Mission to Cuba

The members of Temple Kol Ami’s Mission to Cuba stand before Templo Beth-Shalom in Havana. The largest synagogue in the Cuban capital, it is also known as El Patronato and considered the headquarters of the Jewish community in the island nation.    

Photo courtesy of Rabbi Jeremy Schneider

Rabbi Jeremy Schneider of Temple Kol Ami recently returned from a mission to Cuba with his synagogue; here are his reflections about the trip, written on the plane making the journey back from Havana to Phoenix via Miami. 

We often quote the teaching from the Talmud that “all Jews are responsible one for the other.” It’s at the core of Jewish social ethics. But why are we all responsible for each other? I think that it’s hard, in this day and age, to remember that we Jews really are all part of one giant family. Temple Kol Ami’s Mission to Cuba helped to remind me (and the 29 others who joined me) of this essential lesson.

There are some interesting similarities between the state of Jewish life in Cuba today and that of Jewish life in post-Holocaust Europe. To varying degrees, both communities had once-thriving centers of Jewish life, followed by the sudden decrease of a vast majority of the local Jewish population, followed by several decades of virtually no organized Jewish life. Today, in both central/Eastern Europe and in Cuba, self-identifying Jews get to make a remarkable choice: Do they accept the helping hand of the Jewish Agency for Israel and the State of Israel and continue to embrace their Jewish identity by making aliyah? Or, do they choose to stay in Europe/Cuba and rebuild Jewish life from the remnants, with the help of an organization like the Joint (American Jewish Joint Distribution Committee)?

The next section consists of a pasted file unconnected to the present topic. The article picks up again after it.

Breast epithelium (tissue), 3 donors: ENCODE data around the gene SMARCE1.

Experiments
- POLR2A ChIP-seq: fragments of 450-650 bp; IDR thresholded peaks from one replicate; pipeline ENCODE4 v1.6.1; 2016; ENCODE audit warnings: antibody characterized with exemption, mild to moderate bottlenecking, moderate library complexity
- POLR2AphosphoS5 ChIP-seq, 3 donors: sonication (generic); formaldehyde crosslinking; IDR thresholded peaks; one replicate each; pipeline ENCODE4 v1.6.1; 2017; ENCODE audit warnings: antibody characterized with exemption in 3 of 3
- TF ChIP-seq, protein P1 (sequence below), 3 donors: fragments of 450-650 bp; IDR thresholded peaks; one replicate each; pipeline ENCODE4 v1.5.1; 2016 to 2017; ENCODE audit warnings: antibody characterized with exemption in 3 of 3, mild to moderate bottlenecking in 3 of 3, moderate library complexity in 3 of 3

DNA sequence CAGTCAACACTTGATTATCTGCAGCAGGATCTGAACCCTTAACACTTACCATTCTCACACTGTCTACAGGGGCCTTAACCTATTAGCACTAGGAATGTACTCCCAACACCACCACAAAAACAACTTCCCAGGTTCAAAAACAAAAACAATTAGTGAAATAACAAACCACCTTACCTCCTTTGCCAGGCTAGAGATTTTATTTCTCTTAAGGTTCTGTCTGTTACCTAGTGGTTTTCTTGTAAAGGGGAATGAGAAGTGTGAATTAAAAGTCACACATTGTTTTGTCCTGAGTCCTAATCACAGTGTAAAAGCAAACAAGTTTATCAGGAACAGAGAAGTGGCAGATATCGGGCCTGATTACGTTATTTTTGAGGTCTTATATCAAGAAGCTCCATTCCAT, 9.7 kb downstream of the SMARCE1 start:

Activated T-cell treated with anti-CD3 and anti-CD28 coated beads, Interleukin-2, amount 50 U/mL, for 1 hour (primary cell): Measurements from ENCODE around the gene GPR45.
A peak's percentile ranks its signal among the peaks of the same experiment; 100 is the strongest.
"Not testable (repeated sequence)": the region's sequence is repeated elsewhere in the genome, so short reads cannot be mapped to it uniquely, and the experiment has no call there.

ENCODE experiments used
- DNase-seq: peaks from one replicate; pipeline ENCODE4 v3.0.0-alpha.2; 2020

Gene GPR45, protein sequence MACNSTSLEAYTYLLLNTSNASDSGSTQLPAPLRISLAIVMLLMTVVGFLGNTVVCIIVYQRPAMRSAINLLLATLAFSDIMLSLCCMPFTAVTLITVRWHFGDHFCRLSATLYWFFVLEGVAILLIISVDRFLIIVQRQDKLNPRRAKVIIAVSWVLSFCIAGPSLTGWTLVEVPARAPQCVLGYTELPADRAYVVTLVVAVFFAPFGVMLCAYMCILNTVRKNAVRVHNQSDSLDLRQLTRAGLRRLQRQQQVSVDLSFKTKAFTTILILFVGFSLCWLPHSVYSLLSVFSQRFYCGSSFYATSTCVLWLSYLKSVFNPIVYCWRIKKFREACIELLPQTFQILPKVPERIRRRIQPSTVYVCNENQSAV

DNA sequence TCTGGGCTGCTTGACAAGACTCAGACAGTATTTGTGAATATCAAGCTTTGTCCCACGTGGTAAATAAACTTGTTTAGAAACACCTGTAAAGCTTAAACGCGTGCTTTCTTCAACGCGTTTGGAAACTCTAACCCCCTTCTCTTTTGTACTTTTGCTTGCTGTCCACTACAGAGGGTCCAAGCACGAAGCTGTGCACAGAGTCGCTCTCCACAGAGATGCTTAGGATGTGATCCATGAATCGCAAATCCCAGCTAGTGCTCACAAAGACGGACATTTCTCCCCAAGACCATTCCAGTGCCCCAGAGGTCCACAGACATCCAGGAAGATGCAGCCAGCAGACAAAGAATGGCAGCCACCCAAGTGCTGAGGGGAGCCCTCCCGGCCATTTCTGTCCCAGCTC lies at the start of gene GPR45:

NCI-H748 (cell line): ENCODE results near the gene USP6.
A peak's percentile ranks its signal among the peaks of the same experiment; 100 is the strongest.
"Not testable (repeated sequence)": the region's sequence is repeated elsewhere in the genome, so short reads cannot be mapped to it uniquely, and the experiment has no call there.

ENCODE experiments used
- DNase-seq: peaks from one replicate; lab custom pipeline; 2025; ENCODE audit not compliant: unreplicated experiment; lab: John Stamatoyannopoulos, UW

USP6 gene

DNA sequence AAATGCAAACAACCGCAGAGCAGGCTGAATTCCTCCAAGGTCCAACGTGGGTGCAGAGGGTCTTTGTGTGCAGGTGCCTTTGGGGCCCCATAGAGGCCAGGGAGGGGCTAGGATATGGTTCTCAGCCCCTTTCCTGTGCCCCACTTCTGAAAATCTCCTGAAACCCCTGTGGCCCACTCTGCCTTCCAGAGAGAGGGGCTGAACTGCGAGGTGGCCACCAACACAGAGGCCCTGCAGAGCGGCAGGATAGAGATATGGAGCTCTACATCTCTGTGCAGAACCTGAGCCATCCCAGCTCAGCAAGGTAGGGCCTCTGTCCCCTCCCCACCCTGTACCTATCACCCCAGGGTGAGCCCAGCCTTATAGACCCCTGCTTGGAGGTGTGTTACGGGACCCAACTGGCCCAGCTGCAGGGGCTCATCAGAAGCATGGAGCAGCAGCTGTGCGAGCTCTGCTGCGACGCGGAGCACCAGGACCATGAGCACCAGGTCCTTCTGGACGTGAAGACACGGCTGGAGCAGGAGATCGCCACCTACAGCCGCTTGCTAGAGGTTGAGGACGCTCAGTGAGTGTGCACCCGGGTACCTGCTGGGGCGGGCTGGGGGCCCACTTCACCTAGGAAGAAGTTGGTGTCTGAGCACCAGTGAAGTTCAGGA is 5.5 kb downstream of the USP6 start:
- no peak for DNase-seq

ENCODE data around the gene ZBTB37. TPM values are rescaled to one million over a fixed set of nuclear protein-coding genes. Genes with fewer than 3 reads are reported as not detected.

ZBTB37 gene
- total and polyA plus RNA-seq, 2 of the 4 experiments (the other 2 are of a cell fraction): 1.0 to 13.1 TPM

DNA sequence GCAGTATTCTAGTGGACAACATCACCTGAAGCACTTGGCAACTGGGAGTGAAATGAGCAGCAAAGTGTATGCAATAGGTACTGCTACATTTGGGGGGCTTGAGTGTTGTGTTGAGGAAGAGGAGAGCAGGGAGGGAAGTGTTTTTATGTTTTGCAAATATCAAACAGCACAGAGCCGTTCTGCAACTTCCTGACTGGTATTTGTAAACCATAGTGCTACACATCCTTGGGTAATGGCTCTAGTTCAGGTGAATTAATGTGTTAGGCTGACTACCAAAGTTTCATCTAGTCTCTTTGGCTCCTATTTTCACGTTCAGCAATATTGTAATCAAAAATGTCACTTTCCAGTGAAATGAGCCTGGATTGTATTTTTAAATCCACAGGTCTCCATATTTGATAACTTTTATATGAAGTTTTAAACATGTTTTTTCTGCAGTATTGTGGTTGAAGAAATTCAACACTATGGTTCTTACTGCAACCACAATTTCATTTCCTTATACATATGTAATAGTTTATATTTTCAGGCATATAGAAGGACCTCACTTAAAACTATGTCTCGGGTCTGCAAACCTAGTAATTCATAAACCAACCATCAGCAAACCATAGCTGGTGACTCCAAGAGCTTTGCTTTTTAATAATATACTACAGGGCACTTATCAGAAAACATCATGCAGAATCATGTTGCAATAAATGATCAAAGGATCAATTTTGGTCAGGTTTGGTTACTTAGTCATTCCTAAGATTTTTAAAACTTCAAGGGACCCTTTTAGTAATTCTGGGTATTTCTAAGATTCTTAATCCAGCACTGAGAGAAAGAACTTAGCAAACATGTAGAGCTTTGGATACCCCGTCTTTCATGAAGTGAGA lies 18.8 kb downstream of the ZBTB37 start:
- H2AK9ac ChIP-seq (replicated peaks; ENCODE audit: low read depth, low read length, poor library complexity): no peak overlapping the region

Cuban Jews today are making both choices. In all of our stops, we were impressed by the repeated references that communal leaders made to programs like Birthright and the March of the Living. These communally funded trips to Israel (mostly by the Canadian Jewish community) provide a pathway for young people who are considering aliyah. The Jewish impulse to build the Jewish state, combined with the desire on the part of some to pursue a better life for themselves abroad, is leading some young people to aliyah. (Many of the communal leaders that we met had a child living in Israel.)

Nonetheless, the side of Jewish life in Cuba that we witnessed firsthand was represented by those Jews who have made the remarkable and inspiring decision to stay – to stay and rebuild, ensuring that Jewish life can continue to thrive on the Island, as it once did decades ago.

The decision to stay and build is so inspiring because they are doing so much with so little. When I think of the kind of resources that our community at Temple Kol Ami and the rest of the Jewish community of the Valley enjoys, I marvel at what these smaller communities are able to do with so much less. What they lack in actual dollars they make up for in courage and creativity.

I kept returning to the notion that it was only by the accident of history and fate that my great-grandparents landed in New York City from Europe at the beginning of the 20th century. History teaches us that it could have just as easily been that their passage might have been redirected to Havana – and the rest of the history of my family would have been forever changed.

So, of course it’s a chance for me to feel some humility, and gratitude, for having been born into the life I was born into.

But, for me, the greater learning from this Mission to Cuba is not how different Cuban Jews are from us, but how similar they are — specifically, in this case, referring to our common origins.

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